Manila in the Claws of Light*, Lino Brocka (1975, Philippines). When I set out to watch all the films on 1001 Movies You Must See Before You die list, copies of this film were almost impossible to find. But then Martin Scorsese’s World Cinema Project went and restored it – yay for Scorsese – and then the BFI released it in the UK on dual format – yay for the BFI. And… it’s good, good enough to make want to watch more films by Brocka. Fortunately, as the DVD cover art indicates, there is another film bundled with Manila in the Claws of Light, Insiang. But my chances of finding any further Brocka movies is, I suspect, extremely remote. Anyway, Manila in the Claws of Light… A young man from the provinces (well, an island other than Luzon – the Philippines is an archipelago, after all) moves to Manila to track down his girlfriend, who had left earlier after being promised employment in the capital by a visiting woman promising jobs there for young women (yes, yes, it’s pretty obvious to us, but these are unsophisticated probincianos). The guy ends up working on a building site as casual labour, where he learns how they are treated, how their wages are garnished, and what life is like at the bottom of the heap. But he spends all his spare time looking for his girlfriend. And eventually finds her. Which is where, of course, things start to go wrong. The film opens in black-and-white, and the print quality is not especially good, which I thought odd for 1975… but then as the opening credits end it changes to colour and the print quality greatly improves. I’m not sure this adds anything to the film, or why Brocka chose to do it. Manila in the Claws of Light treads a fine line between melodrama and social realism, but manages not to fall off in either direction. Brocka is apparently “one of the most influential and significant Filipino filmmakers” (according to Wikipedia), and while I’ve known of Pinoy cinema for many years – there used to be a column in Gulf News’ weekly magazine dedicated to it; and one to Lollywood too – I’ll admit I didn’t take much notice of the directors’ names (although such columns tend to focus on the stars anyway), but even in my years of following “world cinema” (ugh) I’d not come across Brocka’s name before. Mostly my fault, yes, but given how so many directors from other countries are lauded in Anglophone cinema – Tarkovsky, Ray, Kiarostami, Kurosawa, Almodóvar, Tati, Fassbinder, Bergman, etc. – I’m surprised I’d not stumbled across Brocka’s name before. But then, as mentioned previously, Manila in the Claws of Light was, until this edition appeared, extremely hard to find. Perhaps the appearance of Two Films by Lino Brocka means more films by him, and other Filipino/Filipina directors, are going to be released in the Anglophone world. I hope so.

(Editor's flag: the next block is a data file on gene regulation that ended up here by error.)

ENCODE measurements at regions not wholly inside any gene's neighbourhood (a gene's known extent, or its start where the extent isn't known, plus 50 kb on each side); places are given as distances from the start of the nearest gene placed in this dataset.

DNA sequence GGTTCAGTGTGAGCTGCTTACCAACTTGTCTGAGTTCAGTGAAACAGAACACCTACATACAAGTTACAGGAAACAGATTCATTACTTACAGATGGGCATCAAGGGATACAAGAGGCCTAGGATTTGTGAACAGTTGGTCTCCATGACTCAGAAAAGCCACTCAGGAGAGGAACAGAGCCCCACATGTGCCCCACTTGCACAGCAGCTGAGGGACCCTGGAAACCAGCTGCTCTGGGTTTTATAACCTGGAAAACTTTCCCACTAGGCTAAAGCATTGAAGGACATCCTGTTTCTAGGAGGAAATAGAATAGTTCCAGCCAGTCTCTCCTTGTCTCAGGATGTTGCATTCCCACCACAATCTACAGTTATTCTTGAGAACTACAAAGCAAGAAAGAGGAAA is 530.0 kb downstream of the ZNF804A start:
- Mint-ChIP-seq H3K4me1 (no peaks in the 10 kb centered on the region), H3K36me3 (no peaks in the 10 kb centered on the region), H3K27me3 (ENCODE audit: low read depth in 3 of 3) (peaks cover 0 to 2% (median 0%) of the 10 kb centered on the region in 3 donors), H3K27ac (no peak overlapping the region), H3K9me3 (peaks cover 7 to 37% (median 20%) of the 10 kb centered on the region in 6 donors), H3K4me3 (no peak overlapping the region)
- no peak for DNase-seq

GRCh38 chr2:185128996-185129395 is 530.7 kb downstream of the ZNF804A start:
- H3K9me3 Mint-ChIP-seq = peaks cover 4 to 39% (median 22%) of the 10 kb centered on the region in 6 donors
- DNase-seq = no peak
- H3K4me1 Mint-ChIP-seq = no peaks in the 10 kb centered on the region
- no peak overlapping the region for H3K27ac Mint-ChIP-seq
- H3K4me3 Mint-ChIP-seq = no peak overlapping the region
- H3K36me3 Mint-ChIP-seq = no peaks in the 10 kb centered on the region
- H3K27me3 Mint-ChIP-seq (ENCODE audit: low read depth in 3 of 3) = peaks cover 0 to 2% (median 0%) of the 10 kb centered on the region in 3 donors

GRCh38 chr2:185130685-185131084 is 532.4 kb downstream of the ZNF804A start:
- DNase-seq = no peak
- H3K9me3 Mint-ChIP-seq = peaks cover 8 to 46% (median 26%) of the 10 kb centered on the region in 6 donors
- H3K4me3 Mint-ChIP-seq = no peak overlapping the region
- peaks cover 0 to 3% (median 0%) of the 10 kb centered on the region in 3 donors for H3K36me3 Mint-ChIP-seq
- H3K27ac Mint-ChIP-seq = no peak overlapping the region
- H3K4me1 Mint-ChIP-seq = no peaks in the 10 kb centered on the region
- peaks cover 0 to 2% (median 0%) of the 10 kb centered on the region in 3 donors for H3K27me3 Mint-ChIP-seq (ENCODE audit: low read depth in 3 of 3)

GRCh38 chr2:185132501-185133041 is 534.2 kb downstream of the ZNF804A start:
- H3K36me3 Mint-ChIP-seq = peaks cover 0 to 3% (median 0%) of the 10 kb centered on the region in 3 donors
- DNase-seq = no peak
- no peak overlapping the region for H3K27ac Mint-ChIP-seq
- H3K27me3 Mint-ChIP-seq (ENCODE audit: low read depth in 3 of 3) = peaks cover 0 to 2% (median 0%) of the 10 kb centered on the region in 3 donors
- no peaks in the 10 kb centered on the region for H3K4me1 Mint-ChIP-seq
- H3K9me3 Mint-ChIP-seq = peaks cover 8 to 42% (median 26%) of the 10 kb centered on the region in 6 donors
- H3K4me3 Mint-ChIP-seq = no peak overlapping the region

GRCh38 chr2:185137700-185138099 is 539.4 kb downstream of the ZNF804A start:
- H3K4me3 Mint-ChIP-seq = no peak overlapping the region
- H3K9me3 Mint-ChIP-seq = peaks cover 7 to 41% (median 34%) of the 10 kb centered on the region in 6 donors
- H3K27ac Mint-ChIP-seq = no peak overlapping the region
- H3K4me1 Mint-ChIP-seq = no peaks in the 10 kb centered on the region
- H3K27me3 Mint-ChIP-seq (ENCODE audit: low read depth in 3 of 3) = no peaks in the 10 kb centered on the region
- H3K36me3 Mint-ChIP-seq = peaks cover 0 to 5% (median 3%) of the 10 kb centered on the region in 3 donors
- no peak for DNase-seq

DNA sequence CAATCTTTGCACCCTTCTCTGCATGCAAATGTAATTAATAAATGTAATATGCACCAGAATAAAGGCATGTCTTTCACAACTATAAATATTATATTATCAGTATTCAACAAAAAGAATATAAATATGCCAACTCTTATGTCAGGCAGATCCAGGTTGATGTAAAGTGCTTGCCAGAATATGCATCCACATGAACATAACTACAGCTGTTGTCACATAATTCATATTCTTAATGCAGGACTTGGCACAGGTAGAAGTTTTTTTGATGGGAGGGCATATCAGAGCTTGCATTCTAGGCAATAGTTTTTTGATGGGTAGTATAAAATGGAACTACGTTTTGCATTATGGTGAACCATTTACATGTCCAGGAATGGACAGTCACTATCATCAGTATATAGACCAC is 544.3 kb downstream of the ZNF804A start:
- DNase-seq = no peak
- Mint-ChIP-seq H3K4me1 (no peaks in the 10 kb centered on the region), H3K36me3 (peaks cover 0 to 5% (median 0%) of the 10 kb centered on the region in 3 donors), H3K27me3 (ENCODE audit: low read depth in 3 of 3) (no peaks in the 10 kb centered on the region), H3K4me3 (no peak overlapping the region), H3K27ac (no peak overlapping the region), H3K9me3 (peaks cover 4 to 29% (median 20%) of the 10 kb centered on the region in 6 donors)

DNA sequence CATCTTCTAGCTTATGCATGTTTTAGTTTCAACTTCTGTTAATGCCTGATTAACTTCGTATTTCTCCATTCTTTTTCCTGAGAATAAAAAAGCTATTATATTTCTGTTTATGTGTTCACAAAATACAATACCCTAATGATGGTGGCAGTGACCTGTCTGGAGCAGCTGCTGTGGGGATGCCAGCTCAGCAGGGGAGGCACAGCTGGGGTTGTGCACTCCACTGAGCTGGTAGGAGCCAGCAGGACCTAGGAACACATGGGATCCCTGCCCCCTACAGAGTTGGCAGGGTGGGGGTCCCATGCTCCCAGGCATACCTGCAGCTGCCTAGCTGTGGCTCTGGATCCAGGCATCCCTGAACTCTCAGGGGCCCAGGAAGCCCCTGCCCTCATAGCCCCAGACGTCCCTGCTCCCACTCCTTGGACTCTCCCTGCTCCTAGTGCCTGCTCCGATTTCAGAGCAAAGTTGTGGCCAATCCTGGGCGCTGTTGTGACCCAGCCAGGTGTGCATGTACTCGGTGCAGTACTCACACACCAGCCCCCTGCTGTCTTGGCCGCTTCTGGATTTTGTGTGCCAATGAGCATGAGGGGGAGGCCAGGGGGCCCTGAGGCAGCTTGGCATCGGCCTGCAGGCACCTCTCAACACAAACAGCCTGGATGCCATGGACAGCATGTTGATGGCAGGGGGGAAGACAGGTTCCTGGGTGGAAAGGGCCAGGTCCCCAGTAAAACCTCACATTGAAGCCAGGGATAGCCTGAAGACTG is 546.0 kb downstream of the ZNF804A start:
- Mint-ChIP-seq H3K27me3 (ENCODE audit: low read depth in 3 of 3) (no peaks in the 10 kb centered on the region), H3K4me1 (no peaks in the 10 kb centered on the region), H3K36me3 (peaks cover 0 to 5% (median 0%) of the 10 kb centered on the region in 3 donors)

Girl Gets Girl, Sonia Sebastián (2015, Spain). I forget where I came across this – probably a trailer on another rental DVD – and decided to add it to my rental list. Bur I thoroughly enjoyed it. The film was almost like someone trying to out-Almodóvar Almodóvar himself. Ten years after running away from a wedding, Inés returns to Spain from Miami, just when her ex-girlfriend’s ten-year-old daughter is have a “first period party”. There then follows a series of mildly comic and well-written scenes in which each of the characters at the party try to get their own way. A previous girlfriend, for exmaple, turns up with a dodgy guy as her “boyfriend”. and he tries to drug her drink but the wrong woman drinks it. One of the two mothers of the young girl is desperately trying to hide her sexuality from her mother. The other mother thinks Inés still loves her, but Inés is basically just hiding from some enemies she made in Miami, And not just enenies, as one is an editor who fell in love with her and follows her to Spain to win her heart and/or get back her money. The script is witty, the characters are likeable, the plot is, despite being a but obvious in places, is clever. It’s by no means great cinema, but it is a fun film that entertains without annoying or insulting the viewer’s intelligence. Oh, and it doesn’t just pass the Bechdel Test, it comes top of the class. Worth seeing.